This week the first Inter-experimental LHC Machine Learning IML workshop took place at CERN. I showed my results on using deep learning for hadronic particle labeling (flavour tagging), a method that offers significant improvements in the labeling of heavy flavour jets for the CMS experiment (which I am member of). Despite deep learning as a topic is all over the media, the big CERN experiments have not used it a lot this far. In fact my application is, to my knowledge, the very first deep-learning application in CMS reconstruction.
The workshop featured several presentations on deep learning using simulated data. However, still ahead of those promising studies in simulation is the application of the tools to real data. Simulation is idealized and simplifies the real data sometimes by quite a bit, thus approaches that seemed promising in simulation did not always show the same gain in real data.
What can be tricky as well is the task to convince collaborations with thousands of members to switch from established and working methods to something new. This is especially true as people running their established methods have often no interest in switching quickly to other methods. Showing in a simulation study that a new technique might help is thus only the first step, convincing a collaboration to use this and test it in real data must be the next. Having my result out, using real data and officially approved by the CMS collaborations for reconstruction, hopefully also other deep-learners to succeed getting their collaborations to move more towards this direction.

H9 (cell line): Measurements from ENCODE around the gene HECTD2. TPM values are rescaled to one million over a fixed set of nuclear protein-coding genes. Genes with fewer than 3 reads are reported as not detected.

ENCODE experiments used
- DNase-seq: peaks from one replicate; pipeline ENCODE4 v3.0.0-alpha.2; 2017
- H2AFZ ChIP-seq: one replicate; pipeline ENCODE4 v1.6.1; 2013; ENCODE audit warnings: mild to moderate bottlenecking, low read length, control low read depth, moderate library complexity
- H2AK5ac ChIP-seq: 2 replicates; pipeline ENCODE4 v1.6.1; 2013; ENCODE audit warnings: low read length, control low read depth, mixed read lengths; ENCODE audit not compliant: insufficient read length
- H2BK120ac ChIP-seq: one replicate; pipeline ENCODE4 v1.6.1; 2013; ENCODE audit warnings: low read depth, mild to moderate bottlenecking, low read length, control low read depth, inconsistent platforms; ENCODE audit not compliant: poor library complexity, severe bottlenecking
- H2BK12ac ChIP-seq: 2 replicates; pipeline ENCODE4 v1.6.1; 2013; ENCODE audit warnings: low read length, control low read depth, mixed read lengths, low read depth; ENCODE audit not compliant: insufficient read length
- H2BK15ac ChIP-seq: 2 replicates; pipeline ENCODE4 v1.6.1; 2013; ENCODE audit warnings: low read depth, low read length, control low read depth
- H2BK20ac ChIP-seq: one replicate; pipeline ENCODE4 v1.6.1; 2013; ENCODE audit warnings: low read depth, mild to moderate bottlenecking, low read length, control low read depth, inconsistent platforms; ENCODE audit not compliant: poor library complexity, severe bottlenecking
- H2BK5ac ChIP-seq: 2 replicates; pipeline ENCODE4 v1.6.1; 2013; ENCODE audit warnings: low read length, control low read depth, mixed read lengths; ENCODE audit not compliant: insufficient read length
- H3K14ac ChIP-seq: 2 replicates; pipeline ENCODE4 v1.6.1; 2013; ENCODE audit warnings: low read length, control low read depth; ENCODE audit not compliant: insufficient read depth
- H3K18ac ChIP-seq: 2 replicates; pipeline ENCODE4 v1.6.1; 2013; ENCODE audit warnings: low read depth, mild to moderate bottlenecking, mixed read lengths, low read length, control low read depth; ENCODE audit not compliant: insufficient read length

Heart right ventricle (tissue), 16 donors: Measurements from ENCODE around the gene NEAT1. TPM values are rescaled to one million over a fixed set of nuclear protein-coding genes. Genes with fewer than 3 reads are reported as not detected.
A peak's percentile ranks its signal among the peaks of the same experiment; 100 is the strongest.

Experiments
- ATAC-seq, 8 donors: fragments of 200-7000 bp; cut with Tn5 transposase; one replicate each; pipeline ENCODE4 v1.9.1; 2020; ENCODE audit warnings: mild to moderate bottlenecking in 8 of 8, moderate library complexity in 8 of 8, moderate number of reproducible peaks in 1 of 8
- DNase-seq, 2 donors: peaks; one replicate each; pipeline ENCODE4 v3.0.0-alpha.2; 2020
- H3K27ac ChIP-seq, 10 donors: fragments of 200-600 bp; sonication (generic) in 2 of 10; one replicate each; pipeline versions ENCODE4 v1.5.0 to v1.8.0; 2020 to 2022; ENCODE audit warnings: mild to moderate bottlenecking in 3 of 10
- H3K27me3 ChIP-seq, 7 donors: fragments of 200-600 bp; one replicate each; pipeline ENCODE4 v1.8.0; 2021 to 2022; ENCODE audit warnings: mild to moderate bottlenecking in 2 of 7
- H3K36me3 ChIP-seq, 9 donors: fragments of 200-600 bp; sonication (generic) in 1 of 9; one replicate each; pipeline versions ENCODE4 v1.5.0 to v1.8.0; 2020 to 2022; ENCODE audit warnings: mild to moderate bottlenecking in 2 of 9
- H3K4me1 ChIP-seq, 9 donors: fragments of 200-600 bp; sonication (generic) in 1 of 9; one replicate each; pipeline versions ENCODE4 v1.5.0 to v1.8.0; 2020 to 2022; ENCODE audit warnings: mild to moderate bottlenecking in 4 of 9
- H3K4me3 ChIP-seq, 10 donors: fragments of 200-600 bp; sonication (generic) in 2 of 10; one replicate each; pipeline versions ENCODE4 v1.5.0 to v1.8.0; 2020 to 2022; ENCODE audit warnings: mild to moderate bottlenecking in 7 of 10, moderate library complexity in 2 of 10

What I especially enjoyed about the workshop was that many participants in the audience and presenters were young and enthusiastic. There were plenty of good ideas and very lively discussions over coffee, and it all gave a sense that there is still a lot of uncharted ground to explore and exciting work ahead. The vibrant positive atmosphere was somewhat different to the one of pure high energy physics workshops I attended to last year. As with the LHC we made no new big discoveries since the Higgs boson, and since no funding agency seems anxious to spend several billion Euros in a more powerful accelerator, there is a sense that the pace of progress in high-energy frontier is slowing down, rather than accelerating like in the field of machine learning.
(Markus Stoye is a CERN researcher and one of the supervisors in the CERN node of AMVA4NewPhysics. He will soon be added to the “Authors” page of the blog – NDR).